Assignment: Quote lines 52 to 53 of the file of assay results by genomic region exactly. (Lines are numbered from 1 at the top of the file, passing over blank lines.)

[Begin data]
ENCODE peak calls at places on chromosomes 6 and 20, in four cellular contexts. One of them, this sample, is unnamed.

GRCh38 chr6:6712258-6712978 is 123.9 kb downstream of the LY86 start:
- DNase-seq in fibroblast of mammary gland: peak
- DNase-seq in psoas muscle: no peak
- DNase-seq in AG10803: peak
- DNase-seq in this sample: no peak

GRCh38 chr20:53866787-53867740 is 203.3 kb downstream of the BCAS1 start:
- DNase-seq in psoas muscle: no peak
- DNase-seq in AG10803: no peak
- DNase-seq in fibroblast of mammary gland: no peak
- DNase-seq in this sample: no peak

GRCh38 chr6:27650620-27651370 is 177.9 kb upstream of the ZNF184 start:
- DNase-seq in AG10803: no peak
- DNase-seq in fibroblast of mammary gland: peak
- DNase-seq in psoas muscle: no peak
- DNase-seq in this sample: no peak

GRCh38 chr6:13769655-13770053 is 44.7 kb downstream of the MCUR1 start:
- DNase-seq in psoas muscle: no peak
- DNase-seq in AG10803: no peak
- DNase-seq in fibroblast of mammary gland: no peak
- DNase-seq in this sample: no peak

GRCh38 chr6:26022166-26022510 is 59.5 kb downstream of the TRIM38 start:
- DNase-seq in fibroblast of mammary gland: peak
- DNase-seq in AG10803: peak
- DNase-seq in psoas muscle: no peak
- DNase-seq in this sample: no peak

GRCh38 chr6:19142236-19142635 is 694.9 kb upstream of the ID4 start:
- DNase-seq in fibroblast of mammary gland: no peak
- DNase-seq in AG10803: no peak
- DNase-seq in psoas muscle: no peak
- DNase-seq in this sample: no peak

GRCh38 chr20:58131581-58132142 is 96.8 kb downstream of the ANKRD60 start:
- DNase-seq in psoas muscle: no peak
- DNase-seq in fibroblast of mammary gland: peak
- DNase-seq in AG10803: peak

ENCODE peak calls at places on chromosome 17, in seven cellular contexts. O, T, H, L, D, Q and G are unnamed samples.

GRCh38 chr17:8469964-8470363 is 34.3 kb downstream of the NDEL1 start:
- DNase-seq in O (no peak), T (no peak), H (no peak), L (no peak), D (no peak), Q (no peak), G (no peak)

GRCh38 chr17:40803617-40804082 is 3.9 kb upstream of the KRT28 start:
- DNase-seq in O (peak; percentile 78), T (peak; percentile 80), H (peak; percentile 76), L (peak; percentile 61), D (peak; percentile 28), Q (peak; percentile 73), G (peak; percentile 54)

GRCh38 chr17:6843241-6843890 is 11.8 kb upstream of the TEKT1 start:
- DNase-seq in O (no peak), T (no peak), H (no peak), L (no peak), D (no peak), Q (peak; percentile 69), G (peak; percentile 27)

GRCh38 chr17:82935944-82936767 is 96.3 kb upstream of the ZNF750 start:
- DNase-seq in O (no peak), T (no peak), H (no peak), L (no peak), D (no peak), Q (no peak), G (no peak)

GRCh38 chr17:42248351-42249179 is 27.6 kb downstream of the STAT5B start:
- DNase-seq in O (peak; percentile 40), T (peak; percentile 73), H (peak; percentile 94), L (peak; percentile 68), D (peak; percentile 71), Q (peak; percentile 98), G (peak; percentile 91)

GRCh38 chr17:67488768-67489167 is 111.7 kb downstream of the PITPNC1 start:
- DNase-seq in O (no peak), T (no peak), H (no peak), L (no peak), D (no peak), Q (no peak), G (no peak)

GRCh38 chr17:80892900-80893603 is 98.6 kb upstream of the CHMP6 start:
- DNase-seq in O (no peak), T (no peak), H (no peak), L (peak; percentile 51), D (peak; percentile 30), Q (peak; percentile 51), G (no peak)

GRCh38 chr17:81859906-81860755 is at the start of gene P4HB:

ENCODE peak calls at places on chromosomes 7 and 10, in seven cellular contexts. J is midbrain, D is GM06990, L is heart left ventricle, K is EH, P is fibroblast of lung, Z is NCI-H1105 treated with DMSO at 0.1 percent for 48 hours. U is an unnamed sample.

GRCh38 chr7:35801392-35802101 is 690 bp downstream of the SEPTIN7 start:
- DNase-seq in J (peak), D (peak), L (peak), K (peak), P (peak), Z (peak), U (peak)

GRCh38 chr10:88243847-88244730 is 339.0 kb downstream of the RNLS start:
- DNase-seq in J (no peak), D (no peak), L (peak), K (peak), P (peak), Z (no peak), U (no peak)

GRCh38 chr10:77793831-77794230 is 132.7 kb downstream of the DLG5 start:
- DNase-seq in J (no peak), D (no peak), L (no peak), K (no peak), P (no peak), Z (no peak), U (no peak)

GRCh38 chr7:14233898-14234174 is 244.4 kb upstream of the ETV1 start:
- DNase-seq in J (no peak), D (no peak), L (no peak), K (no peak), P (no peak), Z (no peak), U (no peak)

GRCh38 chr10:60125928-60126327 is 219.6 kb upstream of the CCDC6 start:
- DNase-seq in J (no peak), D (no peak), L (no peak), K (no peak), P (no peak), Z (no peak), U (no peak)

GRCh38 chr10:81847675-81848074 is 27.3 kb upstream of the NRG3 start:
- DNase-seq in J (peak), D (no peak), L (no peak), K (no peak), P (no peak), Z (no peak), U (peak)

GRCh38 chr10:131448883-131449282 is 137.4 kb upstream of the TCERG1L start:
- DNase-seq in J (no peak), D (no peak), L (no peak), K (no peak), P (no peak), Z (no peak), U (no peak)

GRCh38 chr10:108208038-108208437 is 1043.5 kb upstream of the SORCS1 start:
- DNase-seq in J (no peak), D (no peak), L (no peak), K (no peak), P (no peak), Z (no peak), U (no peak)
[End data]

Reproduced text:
ENCODE peak calls at places on chromosomes 7 and 10, in seven cellular contexts. J is midbrain, D is GM06990, L is heart left ventricle, K is EH, P is fibroblast of lung, Z is NCI-H1105 treated with DMSO at 0.1 percent for 48 hours. U is an unnamed sample.

GRCh38 chr7:35801392-35802101 is 690 bp downstream of the SEPTIN7 start: